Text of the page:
In addition, there is quantitative evidence that policy uncertainty is causing our country economic harm. The National Federation of Independent Businesses survey in 2012, reported that 35 percent of small firms said “uncertainty related to government action” was a limiting factor, sharing third place with the “cost of fuel.”
The same survey showed that top two concerns of smaller business were the “cost of health insurance” (52%) and “general uncertainty over economic conditions” (38%), however, larger businesses and government agencies also cited policy uncertainty among their primary concerns.
It’s both fascinating and troubling that while Republicans are blaming Democrats for creating regulatory uncertainty by imposing harmful new rules… and Democrats are blaming Republicans for being obstructionists consumed by the ideas of tax and spending cuts above all else… the only outcome of the political process becomes increased levels of uncertainty.
And as Bill McNabb stated quite succinctly in his OpEd piece, “Uncertainty is the Enemy of Recovery,” that appeared in the WSJ on April 28, 2013…
“Quite simply, if firms can’t see a clear road to economic recovery ahead, they’re not going to hire and they’re not going to spend. It’s what economists call a “deadweight loss”—loss caused by inefficiency.”
I’d have to say that no truer words have ever been spoken, but…
My question is… why doesn’t anyone talk about the monument to uncertainty that’s been placed square on the collective chest of the American homeowner… the loan modification process? It’s the proverbial life preserver for the underwater homeowner at risk of losing a home to foreclosure that sinks more often than it floats… and often times no one knows why. And it’s the poster-child for uncertainty.
It’s as if we’ve created the cruelest of jokes for use at the most inappropriate of times. Someone realizes that foreclosure is a risk, reaches out for help from the federal program, and some percentage of the time they receive an actual life vest, while at other moments what’s slipped around their necks is attached to a cement block. And it’s anyone’s guess as to which happens when.
It’s like pulling a prank on the Fire Department by pumping gasoline into fire hydrants instead of water. Building catches on fire, and firemen end up hooking up their hoses and pumping gas on it… HAHAHAHAHA… come on, wouldn’t that be hysterical. What a great gag.
The simple fact is that the loan modification process we’ve created, if it does nothing else, inspires copious amounts of uncertainty. Anyone that’s been anywhere near it will tell you that… so what’s the impact of that uncertainty on our economy’s recovery? There must be a significant negative impact, right? It’s certainly significant amounts of uncertainty… and we’ve already established that uncertainty is a significant impediment to economic growth, have we not?
Are you starting to see the significance of what I’m building up to here? If they want to blame the economy on uncertainty… fine. But you can’t do that and ignore the impact of the loan mod process on uncertainty at the same time. It’s got to be one way or the other. Either uncertainty matters to our economic growth or it doesn’t.
Consumer spending, when I was in graduate school, was generally said to be responsible for roughly 70 percent of our Gross Domestic Product (“GDP”). I’m not here to debate whether that’s the right percentage or not, I’m only trying to point out that whatever the amount of GDP being driven by consumer spending, it’s big.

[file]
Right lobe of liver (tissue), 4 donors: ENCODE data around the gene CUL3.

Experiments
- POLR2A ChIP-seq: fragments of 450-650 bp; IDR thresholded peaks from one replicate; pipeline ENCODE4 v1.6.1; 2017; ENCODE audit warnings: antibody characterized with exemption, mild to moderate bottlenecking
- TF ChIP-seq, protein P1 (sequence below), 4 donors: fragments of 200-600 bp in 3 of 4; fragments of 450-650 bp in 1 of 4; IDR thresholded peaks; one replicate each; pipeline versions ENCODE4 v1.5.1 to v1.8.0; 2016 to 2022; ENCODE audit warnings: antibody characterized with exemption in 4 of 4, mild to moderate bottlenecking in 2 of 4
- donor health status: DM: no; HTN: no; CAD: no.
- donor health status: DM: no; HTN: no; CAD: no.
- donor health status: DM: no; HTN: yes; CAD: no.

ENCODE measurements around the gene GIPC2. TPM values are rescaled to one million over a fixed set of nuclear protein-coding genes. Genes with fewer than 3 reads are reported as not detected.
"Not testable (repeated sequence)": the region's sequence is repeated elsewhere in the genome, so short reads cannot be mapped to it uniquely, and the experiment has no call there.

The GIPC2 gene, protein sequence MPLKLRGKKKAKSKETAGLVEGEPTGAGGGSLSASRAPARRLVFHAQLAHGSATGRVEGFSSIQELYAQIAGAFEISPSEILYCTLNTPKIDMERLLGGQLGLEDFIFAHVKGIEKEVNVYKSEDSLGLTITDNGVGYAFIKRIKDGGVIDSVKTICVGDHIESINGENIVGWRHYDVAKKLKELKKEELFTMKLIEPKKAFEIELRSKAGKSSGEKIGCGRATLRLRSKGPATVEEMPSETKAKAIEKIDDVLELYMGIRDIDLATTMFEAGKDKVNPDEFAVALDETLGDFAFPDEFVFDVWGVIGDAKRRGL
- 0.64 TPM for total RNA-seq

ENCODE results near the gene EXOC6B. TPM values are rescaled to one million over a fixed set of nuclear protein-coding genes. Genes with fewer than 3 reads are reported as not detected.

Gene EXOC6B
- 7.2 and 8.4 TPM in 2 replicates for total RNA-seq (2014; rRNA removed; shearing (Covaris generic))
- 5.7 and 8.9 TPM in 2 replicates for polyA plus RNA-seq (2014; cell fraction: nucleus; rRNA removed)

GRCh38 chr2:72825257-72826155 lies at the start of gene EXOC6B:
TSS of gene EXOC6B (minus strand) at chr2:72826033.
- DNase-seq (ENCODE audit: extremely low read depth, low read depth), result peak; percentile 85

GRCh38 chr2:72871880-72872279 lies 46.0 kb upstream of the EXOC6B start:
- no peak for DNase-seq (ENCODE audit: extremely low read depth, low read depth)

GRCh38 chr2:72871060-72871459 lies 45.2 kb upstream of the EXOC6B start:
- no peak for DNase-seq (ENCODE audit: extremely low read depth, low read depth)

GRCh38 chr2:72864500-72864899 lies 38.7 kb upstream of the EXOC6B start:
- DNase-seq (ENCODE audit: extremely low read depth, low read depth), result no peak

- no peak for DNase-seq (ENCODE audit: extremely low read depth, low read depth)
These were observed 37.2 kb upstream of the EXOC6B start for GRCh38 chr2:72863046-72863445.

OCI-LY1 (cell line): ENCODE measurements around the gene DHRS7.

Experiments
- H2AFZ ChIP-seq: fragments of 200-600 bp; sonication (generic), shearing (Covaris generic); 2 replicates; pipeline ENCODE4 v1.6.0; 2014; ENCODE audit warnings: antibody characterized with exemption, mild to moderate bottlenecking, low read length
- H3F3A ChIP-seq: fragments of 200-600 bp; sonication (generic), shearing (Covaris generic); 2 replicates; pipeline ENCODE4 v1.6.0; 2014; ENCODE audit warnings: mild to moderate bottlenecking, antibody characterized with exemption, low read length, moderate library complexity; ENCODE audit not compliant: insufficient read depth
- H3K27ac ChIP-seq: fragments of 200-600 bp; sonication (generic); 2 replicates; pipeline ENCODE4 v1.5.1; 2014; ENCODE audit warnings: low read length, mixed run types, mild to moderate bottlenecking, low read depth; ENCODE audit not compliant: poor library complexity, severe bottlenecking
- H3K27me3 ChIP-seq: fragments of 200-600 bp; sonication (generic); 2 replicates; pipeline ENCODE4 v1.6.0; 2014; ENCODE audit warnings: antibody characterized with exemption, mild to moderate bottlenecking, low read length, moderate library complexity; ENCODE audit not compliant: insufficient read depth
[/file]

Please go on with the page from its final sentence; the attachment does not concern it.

So, it stands to reason that if you have tens of millions of American consumers being pumped full of uncertainty as they learn from either their experience or the experience of others, that should they find themselves at risk of foreclosure tomorrow, next year, or the year after that… they have no idea what will happen as a result.
Maybe they’ll lose their home, which in addition to being a roof over their heads, has also served as their financial security blanket… and in many cases, a big part of their retirement nest egg. Or, maybe they won’t, but that’s the point… it’s a 50/50 proposition.
And another way of saying that something has a 50/50 sort of chance of occurring is that the outcome is RANDOM… as in, there’s no way to predict it… like flipping a coin and trying to guess whether it come up heads or tails on any given toss. It’s the very essence of uncertainty.
It doesn’t matter whether the homeowner is at risk of foreclosure today, or knows that he or she will be at any time in the future. All homeowners need to realize is that once their mortgage is underwater… should they get hit with a life event such as a divorce, illness, injury, job loss or income reduction… they can’t sell their home… and they can’t borrow against it to help them get through the bump in the road.
So, once they’ve exhausted their ability to make the mortgage payment, what’s looming is the uncertainty of the loan mod process… followed by the unpleasant to terrifying certainty of foreclosure and the loss of their family’s home.
We can quibble of the numbers if you’d like, but we’ve got 15 million underwater mortgages in this country today… and with two adults per household, that’s 30 million adults… figure we’ve already lost six million homes to foreclosure, so add another 12 million and so that 42 million people being directly impacted by the uncertainty of the loan modification process we seem to be unwilling to fix.